Learn Whether Gender Matters in Addiction Recovery

Addiction has historically been seen as a man’s problem, not one that typically affects women. Recently, addiction research has focused attention on the differing impact addiction has on women and men. Women and men process the experience differently and often need different support mechanisms to get through addiction recovery. Learn more about whether gender really matters in treating addiction in men and women.

Who’s Affected

Men and women are both impacted by drug and alcohol addiction. Men are twice as likely as women to meet criteria for drug addiction though rates of prescription drug abuse are nearly equal. Men are more likely to struggle with alcohol abuse at a rate of about three times that of women.

Risk Factors

The risk factors affecting men and women vary depending on the individual while gender differences do show up as well. Women are more likely to self-medicate emotional and psychological issues. Anxiety, depression and borderline personality disorder are more common among women which can increase the risk of drug use. Men are more often affected by antisocial personality disorder which can have an impact on drug or alcohol use.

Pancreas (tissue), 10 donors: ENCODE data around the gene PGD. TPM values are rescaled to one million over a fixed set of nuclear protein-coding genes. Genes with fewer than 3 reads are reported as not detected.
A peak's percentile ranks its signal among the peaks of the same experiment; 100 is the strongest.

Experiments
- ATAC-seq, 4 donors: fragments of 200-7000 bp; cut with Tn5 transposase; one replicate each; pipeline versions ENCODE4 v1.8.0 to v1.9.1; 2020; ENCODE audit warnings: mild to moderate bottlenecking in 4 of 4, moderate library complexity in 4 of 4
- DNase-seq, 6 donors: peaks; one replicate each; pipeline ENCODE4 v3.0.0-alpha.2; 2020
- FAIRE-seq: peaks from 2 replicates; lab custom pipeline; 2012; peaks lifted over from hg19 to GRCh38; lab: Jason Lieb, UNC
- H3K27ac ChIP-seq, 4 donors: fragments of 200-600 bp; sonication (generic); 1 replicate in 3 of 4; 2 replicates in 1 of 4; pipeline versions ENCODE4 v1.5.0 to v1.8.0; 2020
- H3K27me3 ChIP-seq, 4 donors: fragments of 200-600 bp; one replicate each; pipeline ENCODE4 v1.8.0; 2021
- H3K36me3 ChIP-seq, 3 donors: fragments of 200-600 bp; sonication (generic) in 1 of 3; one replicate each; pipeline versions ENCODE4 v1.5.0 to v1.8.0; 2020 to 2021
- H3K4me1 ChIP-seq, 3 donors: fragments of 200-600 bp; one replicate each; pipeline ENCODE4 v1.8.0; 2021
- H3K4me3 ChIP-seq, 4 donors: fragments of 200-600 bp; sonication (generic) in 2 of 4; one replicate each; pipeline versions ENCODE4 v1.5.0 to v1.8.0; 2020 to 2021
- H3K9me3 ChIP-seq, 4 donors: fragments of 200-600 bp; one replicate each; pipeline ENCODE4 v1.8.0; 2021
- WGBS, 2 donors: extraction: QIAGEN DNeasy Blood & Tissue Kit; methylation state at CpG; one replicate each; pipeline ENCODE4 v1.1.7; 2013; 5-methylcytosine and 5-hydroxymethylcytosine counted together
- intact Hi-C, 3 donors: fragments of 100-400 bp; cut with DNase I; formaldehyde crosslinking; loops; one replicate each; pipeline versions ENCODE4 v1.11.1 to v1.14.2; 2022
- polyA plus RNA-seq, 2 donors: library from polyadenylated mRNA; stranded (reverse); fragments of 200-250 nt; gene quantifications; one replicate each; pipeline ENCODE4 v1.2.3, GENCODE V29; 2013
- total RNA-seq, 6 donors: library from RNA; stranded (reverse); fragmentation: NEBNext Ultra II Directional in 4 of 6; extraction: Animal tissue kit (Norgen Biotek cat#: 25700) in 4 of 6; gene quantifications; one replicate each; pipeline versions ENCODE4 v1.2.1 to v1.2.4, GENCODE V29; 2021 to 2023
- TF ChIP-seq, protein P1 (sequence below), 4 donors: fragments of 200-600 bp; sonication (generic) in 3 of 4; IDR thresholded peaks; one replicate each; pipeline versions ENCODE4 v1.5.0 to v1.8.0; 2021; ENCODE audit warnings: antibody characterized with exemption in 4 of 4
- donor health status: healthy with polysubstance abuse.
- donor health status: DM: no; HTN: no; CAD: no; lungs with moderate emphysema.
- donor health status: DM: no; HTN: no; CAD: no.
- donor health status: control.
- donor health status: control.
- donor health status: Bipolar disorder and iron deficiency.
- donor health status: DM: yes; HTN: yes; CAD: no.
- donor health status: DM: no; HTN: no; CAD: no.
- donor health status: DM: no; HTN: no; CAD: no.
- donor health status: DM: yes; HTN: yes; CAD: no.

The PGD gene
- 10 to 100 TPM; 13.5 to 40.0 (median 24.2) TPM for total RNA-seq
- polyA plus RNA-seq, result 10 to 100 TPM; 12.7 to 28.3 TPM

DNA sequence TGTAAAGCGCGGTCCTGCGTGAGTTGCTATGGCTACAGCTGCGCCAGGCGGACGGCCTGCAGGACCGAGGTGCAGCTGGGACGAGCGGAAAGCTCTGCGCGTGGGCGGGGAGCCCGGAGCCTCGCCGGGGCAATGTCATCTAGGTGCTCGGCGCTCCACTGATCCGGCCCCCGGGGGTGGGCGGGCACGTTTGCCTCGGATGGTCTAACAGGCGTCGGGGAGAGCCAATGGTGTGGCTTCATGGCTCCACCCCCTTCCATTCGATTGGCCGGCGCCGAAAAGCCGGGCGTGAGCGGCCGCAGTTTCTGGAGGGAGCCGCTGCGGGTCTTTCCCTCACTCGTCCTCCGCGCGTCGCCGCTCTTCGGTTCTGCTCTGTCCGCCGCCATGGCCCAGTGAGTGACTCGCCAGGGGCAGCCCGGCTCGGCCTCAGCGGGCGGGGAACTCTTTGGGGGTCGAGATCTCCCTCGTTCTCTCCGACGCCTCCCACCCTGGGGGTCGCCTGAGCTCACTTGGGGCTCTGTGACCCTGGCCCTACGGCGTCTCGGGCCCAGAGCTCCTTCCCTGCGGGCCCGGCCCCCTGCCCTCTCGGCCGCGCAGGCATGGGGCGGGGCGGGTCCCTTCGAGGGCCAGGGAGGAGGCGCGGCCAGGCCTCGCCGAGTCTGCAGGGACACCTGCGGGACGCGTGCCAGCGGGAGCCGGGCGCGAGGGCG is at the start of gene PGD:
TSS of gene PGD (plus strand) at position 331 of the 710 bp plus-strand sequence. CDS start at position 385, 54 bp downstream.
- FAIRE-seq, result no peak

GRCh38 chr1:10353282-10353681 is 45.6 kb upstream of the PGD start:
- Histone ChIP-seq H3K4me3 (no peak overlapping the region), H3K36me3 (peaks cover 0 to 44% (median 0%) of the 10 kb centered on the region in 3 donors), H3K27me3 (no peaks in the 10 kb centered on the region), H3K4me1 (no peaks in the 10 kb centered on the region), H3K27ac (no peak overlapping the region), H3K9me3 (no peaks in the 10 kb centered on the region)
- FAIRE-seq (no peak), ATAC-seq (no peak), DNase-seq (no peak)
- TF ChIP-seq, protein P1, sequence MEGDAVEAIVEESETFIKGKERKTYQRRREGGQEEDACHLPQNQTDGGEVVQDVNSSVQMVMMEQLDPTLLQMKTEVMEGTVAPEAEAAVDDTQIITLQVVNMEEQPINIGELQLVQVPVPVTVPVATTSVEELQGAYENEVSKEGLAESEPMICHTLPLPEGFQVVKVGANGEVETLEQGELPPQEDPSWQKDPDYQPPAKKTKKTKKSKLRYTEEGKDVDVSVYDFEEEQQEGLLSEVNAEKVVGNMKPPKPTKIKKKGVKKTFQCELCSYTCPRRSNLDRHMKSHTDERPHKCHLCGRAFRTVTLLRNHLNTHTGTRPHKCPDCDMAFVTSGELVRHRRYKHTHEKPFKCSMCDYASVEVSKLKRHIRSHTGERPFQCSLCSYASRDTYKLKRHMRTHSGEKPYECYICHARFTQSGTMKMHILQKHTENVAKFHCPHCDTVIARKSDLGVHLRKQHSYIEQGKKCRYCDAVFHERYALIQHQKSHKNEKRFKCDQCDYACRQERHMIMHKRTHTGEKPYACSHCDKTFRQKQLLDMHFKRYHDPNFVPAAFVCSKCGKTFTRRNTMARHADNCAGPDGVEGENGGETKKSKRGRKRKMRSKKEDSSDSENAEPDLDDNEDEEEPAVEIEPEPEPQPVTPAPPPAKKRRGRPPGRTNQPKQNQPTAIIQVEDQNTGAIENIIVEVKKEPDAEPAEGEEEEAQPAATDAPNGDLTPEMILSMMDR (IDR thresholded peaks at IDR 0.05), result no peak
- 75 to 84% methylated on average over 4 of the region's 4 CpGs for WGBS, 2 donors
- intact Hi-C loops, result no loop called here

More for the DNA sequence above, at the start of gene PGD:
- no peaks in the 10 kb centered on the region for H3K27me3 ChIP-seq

Stressors for Women

Some common stressors for women that may lead to alcohol and drug abuse include:

  • Relationships
  • Childhood trauma
  • Stress
  • Parental drug use
  • Home environment
  • Victimization


Everyone suffers with addiction. In a comparison of men versus women, they both suffer serious medical, social and psychiatric consequences. Women progress more rapidly than men from dependence to treatment in a shorter period of time. Women risk specific consequences men do not including lung cancer and heart attack risks from smoking as well as victimization, abuse, depression and post-traumatic stress disorder.

Barriers to Treatment

Men and women face equal barriers to treatment but women are less like to seek help due to concerns over child care options, lack of social support and responsibilities at home or work. These barriers make it hard for women to find ways to engage in the process of recovery.

Once women find a place to seek treatment, both men and women are comparable in terms of abstinence and relapse rates with women gaining a slight upper hand. Like men, women may benefit from services which are sensitive to specific needs including group or family therapy, parenting education, treatment for mental disorders and other approaches.


The Villa supports men and women in finding the best pathway to recovery. Each person is provided with a great opportunity to thrive and succeed in recovery regardless of gender. Call us to find out how to get started.